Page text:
Other reasons for high blood pressure

Poor diet and a sedentary lifestyle are two main causes of high blood pressure. Walking is usually a cheap and easy way to get exercise. It can also reduce stress. But many Americans don’t have access to safe places to exercise. And lock-downs only make a stress-free walk more stressful.

As for food, opting for french fries as opposed to lean chicken and roasted vegetables can increase a person’s salt intake or lead to obesity, both of which can raise blood pressure.

The pandemic and food insecurity

The pandemic left many working Americans and school children in front of their computers for hours. Prepared groceries and groceries can be delivered to the door, eliminating the need to walk from the car to the restaurant and wander the aisles of the grocery store.

Some Covid-19 restrictions make these even less accessible.

Children who have their only nutritious meal of the day at school are at higher risk when schools are closed. You miss the break too.

Many people refer to the weight gain during the pandemic as “Covid 15,” said Dr. Eric Adler, director of heart transplant and mechanical circulatory support at UC San Diego Health.

“American life expectancy fell for the first time last year, and so many children already have diabetes,” he told Medical Daily. “… Doctors are like firefighters now. We’re trying to put out fires that should never have started. “

Prevent high blood pressure now

High blood pressure has few symptoms. Sometimes people get headaches, but often they have no idea that their pressures are high. Uncontrolled high blood pressure can cause hemorrhagic strokes when the force of high blood pressure causes blood vessels in the brain to burst.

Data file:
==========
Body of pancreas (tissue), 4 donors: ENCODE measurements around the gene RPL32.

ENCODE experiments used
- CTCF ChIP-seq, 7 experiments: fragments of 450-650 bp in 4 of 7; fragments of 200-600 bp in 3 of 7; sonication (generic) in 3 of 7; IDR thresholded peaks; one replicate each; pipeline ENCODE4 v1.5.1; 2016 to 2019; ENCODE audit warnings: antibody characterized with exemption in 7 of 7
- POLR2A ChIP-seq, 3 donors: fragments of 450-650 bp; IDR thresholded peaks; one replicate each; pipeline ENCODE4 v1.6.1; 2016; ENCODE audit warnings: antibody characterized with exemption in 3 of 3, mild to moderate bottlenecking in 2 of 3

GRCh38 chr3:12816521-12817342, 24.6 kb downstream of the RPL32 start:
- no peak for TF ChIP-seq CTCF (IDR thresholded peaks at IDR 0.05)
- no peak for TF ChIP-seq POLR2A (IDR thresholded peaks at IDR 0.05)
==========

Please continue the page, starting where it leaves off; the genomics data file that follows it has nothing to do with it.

There are programs available to help you support your family. Alexandra Schweitzer, Senior Fellow at Harvard Kennedy School, told Medical Daily that “medical offices can screen patients for food insecurity and refer patients to local resources.” The Feeding America website provides information on how to find food banks. Ms. Schweitzer said food banks have reported an increase in users, even in higher-income areas.

Many health plans recognize that prevention is much cheaper than treating high blood pressure, obesity, and diabetes. Some health plans offer programs to help their members who are struggling to achieve healthy eating goals. These resources can include nutritional advice, home delivery of food for high risk members, and foods tailored to meet medical needs.

If your access to fresh, healthy food is restricted, federal programs like SNAP and WIC exist. Do all you can to avoid obesity and high blood pressure because, as Dr. Adler said, “There’s no overwork with a stroke.”

Yvonne Stolworthy, MSN, RN graduated from Nursing School in 1984 and spent many years in intensive care and as an educator in a variety of settings including clinical trials.